Thursday, April 04, 2013


Although this blog never publishes eulogies, I did want to note the passing of America's best film critic, Roger Ebert. He died of cancer shortly after announcing a "leave of presence" on his website. His last published review, I am a bit sorry to note, was of The Host, adapted from a Stephanie Meyer novel.

"The end of an era" is a cliche, but what other words fit? When I became a movie buff in the 1970s, film meant something. In Los Angeles, back then, large crowds showed up to watch rather obscure works made by such masters as Bresson, Tarkovsky, Resnais...

Those days are gone. The audience has lost the ability to fall into trance. Everything has migrated to the teevee, which is often the size of a freakin' phone, and nobody treats such an image with the necessary reverence. People talktalktalk and surf the net while watching. Not long ago, I read about a new genre of mobile phone app designed to give people something to do while watching television. Teevee is just another appliance in our home; cinema is a world we visit.

Movies still exist, and they are quite entertaining, quite well-crafted. But the art film as a collective experience is no longer viable, due to audience hyperactivity. If you insist on surfing the net while watching Kurosawa -- well, don't. Just don't. Instead of insulting a master, you'd be better advised to skip Kurosawa altogether. Film is hypnosis. If viewers have lost the ability to turn themselves off, to die to reality and live within the onscreen experience, then they've lost the ability to see through other eyes and gather memories from other minds.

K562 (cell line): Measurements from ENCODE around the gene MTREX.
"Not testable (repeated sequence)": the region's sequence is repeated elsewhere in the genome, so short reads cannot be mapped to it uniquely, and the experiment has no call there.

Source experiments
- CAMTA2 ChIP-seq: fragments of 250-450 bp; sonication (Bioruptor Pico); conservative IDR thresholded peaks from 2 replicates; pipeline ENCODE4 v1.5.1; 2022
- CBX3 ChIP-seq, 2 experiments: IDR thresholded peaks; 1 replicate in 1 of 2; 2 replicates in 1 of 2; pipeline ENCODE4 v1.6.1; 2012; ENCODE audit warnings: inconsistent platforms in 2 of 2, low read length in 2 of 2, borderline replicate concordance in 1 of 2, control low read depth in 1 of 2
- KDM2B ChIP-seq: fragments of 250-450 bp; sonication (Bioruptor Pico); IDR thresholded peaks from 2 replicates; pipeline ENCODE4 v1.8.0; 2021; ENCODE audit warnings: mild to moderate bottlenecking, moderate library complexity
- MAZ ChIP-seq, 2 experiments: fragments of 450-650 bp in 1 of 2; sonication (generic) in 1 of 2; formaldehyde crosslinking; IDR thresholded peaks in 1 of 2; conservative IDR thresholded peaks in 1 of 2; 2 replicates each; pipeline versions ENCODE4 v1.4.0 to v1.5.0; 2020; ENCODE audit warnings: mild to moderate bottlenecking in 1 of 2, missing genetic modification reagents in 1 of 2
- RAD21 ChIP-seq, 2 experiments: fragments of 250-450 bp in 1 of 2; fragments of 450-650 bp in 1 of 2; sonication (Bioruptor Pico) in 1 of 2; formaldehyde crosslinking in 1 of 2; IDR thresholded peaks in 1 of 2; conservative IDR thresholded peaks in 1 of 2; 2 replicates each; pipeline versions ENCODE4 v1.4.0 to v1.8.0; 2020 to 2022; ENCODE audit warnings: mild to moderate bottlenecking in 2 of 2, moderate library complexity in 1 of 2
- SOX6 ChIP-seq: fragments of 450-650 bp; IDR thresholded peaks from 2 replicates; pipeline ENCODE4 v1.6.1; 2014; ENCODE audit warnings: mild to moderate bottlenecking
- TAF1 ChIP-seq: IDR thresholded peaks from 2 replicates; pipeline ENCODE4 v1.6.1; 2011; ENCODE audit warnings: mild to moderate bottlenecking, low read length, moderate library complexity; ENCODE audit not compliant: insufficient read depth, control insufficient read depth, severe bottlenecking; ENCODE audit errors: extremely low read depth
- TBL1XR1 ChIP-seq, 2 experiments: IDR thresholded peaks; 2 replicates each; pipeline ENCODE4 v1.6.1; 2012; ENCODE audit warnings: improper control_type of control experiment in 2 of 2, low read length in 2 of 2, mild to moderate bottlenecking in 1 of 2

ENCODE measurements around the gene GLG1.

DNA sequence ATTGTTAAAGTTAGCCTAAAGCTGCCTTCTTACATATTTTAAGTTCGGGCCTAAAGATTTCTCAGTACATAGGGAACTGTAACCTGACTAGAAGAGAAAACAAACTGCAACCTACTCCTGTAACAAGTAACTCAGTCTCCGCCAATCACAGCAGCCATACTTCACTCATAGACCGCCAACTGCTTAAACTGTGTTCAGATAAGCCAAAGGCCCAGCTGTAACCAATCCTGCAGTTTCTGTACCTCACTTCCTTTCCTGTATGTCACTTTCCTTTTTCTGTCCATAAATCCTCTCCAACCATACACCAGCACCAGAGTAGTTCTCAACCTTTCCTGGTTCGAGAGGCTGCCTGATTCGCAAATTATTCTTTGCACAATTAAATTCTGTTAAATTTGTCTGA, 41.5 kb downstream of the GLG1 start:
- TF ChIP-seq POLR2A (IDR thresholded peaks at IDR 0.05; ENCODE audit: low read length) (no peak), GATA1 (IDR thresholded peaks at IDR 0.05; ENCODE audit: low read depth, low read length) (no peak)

Even when he wrote about works I'll never see, Ebert always reminded me of the old days when films mattered. 
You're right about the experience of seeing a great movie in a theater. No matter how many times I see my favorite movie, "Les Enfants du Paradis", I get so lost in it that the lights always come as a shock.
For many TV has become background noise to sooth the nerves. Like those sonic sleep aids. Your bit about the phone app reminded me of one short lived TV series, "Police Squad". It flopped because you had to pay attention to get the sight gags and word play.
I saw an interview with Danny Boyle about his new movie 'Trance'. His comments were remarkably similar to yours.
I'm not much of a fan of art films myself, but love movies in general, always have, from childhood and adolescence when I'd nag parents to buy every film magazine and annual publication there was, back in England then. I'd collect signed photos of stars, go to the flicks twice a week and often sit through at least two shows (they had "continuous" showings back then.) The movie industry is USA's one sparklingly golden achievement of which it can be very proud. During the few years I've known of Roger Ebert, his have been the first reviews I've looked for when researching a movie. He'll be sorely missed.
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